Use of dairy products, lactose, and calcium and risk of ovarian cancer - results from a Danish case-control study.Acta Oncol 2012; 51(4):454-64AO
A number of epidemiological studies have examined the association between use of dairy products and risk of ovarian cancer, but results are conflicting. Using data from a large Danish population-based case-control study we here further examined the association between dairy consumption, lactose, and calcium and risk of overall ovarian cancer and histological types of ovarian cancer.
MATERIAL AND METHODS
In the period 1995-1999 we included 554 women with epithelial ovarian cancer and 1554 randomly selected age-matched controls (35-79 years). All women participated in a detailed personal interview that included questions about dairy consumption. Data were analysed using multiple logistic regression models.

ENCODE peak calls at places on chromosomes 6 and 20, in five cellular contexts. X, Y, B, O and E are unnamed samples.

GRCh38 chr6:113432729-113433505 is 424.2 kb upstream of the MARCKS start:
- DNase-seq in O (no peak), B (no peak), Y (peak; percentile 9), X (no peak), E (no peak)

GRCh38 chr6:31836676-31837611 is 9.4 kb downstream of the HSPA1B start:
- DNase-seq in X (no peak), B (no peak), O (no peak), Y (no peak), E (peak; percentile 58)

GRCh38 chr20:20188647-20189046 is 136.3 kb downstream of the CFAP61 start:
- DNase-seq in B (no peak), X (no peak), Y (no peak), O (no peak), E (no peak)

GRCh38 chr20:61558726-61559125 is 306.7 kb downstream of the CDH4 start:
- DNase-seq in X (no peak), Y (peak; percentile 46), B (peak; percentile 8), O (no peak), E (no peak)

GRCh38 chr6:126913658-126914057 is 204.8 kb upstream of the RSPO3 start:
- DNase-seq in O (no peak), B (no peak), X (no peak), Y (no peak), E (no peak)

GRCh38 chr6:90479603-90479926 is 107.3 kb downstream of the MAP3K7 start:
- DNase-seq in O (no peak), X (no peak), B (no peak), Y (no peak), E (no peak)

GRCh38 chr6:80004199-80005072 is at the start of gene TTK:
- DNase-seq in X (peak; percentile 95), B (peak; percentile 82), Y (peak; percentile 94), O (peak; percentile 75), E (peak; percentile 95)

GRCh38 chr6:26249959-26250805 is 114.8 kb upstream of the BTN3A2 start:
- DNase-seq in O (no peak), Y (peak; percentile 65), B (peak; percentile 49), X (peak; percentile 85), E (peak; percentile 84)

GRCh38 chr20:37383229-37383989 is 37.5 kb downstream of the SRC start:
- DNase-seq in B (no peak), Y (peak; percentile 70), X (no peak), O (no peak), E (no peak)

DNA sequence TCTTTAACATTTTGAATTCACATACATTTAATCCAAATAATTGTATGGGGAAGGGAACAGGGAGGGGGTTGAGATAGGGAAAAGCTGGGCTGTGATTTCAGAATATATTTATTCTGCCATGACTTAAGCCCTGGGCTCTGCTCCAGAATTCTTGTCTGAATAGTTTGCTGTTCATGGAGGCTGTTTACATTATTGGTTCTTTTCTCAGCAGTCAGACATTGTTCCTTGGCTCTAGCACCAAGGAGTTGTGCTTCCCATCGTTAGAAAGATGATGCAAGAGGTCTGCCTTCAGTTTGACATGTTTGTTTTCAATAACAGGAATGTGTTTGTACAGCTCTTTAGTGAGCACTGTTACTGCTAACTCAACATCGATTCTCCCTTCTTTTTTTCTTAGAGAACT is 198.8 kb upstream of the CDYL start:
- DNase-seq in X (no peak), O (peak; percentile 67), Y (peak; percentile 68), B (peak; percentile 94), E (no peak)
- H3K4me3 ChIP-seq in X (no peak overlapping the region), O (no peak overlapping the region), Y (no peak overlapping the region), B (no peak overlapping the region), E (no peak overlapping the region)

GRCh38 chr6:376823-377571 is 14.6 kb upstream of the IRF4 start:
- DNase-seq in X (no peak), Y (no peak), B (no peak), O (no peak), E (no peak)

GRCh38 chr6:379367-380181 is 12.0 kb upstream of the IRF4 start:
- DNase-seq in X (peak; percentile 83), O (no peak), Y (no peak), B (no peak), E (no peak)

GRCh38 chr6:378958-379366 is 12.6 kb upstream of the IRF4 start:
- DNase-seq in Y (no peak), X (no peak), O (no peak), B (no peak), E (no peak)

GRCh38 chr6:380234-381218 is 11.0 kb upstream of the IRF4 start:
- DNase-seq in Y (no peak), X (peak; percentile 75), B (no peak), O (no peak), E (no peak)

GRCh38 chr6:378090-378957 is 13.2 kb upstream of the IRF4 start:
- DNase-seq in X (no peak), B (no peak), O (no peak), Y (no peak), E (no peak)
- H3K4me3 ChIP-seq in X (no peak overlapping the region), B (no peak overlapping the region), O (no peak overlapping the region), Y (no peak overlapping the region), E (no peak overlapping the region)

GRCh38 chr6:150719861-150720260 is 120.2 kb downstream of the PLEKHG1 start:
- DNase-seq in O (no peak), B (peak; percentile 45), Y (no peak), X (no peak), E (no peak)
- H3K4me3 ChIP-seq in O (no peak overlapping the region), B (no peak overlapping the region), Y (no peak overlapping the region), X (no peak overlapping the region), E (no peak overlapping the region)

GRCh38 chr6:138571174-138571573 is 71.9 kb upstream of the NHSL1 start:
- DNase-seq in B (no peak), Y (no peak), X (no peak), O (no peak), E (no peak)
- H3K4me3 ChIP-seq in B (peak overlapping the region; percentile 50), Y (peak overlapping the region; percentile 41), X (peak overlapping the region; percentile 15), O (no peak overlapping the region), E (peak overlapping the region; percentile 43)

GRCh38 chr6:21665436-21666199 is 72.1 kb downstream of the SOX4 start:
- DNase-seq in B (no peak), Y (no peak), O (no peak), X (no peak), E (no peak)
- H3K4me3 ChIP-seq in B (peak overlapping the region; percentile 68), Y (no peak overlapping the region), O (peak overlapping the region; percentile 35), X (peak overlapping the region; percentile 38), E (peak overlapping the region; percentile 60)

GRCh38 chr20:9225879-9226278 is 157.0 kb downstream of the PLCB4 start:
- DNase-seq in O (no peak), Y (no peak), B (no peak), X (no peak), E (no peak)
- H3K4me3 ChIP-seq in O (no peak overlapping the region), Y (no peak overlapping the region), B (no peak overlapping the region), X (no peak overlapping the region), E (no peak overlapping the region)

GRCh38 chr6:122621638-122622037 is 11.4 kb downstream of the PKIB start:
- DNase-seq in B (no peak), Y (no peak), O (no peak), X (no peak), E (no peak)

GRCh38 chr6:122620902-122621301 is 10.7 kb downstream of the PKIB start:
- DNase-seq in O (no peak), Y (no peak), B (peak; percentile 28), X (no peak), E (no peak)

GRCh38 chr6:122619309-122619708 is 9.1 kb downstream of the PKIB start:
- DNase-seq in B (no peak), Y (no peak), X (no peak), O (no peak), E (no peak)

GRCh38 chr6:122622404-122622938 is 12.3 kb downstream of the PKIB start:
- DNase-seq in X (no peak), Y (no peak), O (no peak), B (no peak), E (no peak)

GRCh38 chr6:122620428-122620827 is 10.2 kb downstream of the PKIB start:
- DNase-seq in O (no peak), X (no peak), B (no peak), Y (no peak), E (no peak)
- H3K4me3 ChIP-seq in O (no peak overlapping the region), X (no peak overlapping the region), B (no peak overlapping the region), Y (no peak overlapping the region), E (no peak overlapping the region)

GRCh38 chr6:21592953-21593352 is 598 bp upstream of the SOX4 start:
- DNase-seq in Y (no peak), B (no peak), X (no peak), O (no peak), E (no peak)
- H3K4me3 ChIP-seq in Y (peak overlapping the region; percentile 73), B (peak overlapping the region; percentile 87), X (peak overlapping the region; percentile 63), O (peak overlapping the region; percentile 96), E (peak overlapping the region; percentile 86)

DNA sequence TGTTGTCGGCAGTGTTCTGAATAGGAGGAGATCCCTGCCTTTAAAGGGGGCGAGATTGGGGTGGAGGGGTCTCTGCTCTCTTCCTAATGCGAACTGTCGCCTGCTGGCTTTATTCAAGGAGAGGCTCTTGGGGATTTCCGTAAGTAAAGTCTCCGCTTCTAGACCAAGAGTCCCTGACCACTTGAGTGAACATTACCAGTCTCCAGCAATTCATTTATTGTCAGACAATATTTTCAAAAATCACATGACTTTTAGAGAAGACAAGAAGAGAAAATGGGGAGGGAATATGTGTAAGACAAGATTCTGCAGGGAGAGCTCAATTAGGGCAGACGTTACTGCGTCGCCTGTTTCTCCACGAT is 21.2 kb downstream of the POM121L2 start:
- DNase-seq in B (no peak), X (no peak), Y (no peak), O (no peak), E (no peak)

Total dairy intake was associated with ovarian cancer risk (OR = 1.11; 95% CI: 1.07-1.15 per 100 ml/day). The association was strongest for milk [OR = 1.14; 95% CI: 1.03-1.27 per glass (200 ml)/day], soured milk products [OR = 1.49; 95% CI: 1.22-1.81 per portion (250 ml)/day] and yoghurt [OR = 1.65; 95% CI: 1.22-2.23 per portion (250 ml)/day]. In contrast, intake of cheese was associated with a decreased risk [OR = 0.70; 95% CI: 0.55-0.89 for > 1 portion (100 ml)/day compared with no intake]. Intake of lactose, but not calcium, was also associated with an increased ovarian cancer risk (OR = 1.24; 95% CI: 1.10-1.40 per 10 g of lactose/day). Similar risk patterns were observed for the different histological types of ovarian cancer, indicating virtually identical aetiologies with regard to dairy intake, lactose, and calcium.
Our results indicate that intake of dairy products is associated with a modest increased risk of ovarian cancer. In addition, ovarian cancer development was associated with lactose intake.